of ancient cultures.
are based upon the region we are in - the art that existed in
that time with the Anasazi and the Mogollon," Sine said.
"They left these designs to us - designs you will now find
in pottery, jewelry and things made. I am trying to interpret
to the people a respect for these things so that they can be
His focus, he said,
in telling these stories, is to remind his people, especially
the youth, of their heritage. "Our young people do not
understand why things are done the way they are today. They
dont realize that these things are appreciated around
"I took it upon
myself to interpret this so that they would understand what
the people who lived upon the land before us meant with these
images. Young people today are not getting the interpretations
or stories - the legends that were told to us that we based
our politics, religion and way of life on. History is an important
thing. We must take the best qualities of the past and leave
the rest behind."
Ted Vaughn is a 72-year-old
Yavapai elder who lives in Prescott. Born in Los Angeles, he
moved to Arizona before he was three and attended the Fort McDowell
Day School. After getting hurt while riding a half-broke horse,
his grandparents brought him to live with them in Prescott.
From Prescott he attended the Truxton Canyon Boarding School
near Peach Springs. Later he attended Washington Traditional
School in Prescott and Prescott High School. Vaughn has only
a few memories of his childhood.
Vaughn also left
high school to go into the service - for him, the Navy. He spent
eight years in the service and was in the Korean War and World
War II. But upon retrospect, he feels he wouldnt have
joined if he had the proper guidance as a youth.
"I joined the
service to get away from my family," he said. "I wanted
my independence. If I had proper guidance I would have gone
on to college and finished school. I knew I was poor and couldnt
afford preparatory courses then and I didnt know about
As the Golden Gloves
boxing champion in Prescott, Vaughn feels he could have earned
an athletic scholarship.
to remain important to Vaughn though and he earned his G.E.D.
after two years in the service. After returning to the states
and leaving the service, he worked for Indian Health Service
for many years, establishing an x-ray unit on the Hualapai Reservation.
He also worked as a cowboy and rancher. Later he became interested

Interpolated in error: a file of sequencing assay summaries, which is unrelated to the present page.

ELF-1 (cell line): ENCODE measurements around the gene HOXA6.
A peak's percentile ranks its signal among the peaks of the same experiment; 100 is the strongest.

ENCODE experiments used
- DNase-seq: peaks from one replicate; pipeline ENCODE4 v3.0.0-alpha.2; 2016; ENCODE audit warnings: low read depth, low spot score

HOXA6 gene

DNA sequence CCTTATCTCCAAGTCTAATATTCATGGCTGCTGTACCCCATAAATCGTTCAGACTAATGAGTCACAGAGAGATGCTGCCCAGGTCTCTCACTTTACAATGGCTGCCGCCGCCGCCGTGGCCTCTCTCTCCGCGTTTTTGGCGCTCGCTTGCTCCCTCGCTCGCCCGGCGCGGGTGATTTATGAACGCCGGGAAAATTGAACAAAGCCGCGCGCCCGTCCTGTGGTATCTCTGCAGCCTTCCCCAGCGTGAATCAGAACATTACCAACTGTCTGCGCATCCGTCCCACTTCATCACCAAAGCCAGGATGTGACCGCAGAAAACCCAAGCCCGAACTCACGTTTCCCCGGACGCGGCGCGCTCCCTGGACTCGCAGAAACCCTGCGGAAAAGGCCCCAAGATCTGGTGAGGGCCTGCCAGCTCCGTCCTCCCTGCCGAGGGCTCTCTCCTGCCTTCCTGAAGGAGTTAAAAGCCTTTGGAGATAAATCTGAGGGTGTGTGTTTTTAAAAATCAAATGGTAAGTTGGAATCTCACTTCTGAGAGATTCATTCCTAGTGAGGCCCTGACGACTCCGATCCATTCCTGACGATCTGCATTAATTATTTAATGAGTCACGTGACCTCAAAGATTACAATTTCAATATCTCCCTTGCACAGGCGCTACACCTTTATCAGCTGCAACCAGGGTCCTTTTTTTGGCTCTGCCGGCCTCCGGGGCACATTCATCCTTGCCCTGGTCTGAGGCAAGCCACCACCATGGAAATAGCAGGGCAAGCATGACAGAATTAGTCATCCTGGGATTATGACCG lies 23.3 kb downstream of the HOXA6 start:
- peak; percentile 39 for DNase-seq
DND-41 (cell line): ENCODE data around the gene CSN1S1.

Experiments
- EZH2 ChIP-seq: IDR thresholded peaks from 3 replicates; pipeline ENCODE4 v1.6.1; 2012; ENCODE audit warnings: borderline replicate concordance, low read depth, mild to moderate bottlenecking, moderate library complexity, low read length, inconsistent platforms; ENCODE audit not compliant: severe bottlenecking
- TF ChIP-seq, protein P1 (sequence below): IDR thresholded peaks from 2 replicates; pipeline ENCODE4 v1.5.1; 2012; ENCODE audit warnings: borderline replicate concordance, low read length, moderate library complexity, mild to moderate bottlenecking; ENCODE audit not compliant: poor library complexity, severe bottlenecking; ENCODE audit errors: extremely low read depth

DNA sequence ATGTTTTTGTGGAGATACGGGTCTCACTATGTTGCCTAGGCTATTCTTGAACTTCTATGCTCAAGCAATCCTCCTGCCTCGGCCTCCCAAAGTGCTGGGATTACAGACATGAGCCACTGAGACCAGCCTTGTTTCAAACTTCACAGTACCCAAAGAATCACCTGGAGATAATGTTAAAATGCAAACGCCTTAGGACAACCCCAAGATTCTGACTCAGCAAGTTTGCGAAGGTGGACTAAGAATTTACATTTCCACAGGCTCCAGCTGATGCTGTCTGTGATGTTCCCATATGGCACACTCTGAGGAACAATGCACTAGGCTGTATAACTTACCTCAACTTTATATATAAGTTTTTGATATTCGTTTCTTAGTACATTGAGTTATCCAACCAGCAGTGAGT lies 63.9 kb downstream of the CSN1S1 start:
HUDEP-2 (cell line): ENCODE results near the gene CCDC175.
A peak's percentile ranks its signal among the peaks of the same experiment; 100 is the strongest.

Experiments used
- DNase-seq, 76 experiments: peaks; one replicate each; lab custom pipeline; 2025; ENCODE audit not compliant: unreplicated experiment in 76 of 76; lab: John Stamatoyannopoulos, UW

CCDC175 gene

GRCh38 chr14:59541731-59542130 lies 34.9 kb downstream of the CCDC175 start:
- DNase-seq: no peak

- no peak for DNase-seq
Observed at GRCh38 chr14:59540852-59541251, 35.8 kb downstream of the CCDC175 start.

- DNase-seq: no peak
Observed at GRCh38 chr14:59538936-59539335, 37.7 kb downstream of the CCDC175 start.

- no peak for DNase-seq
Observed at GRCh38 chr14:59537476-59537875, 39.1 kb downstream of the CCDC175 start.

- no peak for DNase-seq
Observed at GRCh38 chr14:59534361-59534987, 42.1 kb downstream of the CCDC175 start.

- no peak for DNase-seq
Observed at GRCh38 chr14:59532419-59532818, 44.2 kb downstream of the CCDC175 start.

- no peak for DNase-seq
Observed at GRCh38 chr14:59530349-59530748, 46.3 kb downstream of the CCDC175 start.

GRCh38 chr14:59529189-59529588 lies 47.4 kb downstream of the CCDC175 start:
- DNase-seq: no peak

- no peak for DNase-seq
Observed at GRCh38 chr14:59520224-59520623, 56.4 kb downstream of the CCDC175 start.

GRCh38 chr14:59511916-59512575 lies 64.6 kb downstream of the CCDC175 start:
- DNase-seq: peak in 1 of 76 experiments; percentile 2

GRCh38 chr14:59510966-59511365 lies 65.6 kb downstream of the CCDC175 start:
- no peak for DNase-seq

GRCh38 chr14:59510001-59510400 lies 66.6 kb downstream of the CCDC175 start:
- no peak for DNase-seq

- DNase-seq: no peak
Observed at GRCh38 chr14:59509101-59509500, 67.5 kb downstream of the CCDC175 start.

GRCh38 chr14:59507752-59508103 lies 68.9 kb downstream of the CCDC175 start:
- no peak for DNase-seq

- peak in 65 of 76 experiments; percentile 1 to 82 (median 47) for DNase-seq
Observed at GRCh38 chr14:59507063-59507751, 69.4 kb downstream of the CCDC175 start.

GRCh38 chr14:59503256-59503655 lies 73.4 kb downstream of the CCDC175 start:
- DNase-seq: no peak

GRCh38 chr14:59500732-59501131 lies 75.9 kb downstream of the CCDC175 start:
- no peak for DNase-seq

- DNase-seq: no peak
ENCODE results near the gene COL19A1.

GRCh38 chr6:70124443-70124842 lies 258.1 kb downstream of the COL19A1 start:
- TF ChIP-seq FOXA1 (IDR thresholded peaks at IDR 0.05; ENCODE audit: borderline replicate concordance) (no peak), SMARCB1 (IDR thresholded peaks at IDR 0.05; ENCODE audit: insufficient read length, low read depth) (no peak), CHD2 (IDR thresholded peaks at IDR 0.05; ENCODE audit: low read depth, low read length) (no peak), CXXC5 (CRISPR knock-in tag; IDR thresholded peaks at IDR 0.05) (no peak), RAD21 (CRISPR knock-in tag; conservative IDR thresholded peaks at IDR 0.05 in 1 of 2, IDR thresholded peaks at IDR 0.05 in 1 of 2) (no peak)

in flying. This stemmed from a need to get patients from the
reservation to the hospital in a quicker manner.
Vaughn soon began
flying a helicopter for the Bureau of Indian Affairs, patrolling
the Navajo and Hopi joint-use area. While working on the Hopi
Reservation he became interested in silver smithing. He was
told to take a class at Northland College where a Hopi man and
wife taught. There he learned the Hopi style of jewelry making.
"I learned their
style, but I used a high polish on my silver while they used
a dull finish. I was doing contemporary work, too. Then when
I moved to Prescott again in 1981 after finishing my work with
the BIA. I began to study Yavapai mythology and used it in my
Today, in addition
to doing his silver work he also teaches the Yavapai language
to Yavapai in Fort McDowell and in the Verde Valley. Preserving
his culture through stories, history and the language has become
very important to him.
the words of the Yavapai you begin to decipher the history of
the people. We can compare our language to the Paipai in Mexico
and the Supai and discover when the Spaniards came by word differences
and similarities. There are a lot of new words that have been
introduced through time and no words for certain modern technologies.
Because the language is oral, it often gets misconstrued."
Documenting the Yavapai
language, deciphering meaning and sharing his findings are all
a part of his art and contribution to his culture and others
for which he has been honored for.
Both men along with
20 other Arizona Indian Native Treasures gathered last month
during the Cliff Castle Casinos National Indian Festival
where they were honored by their peers.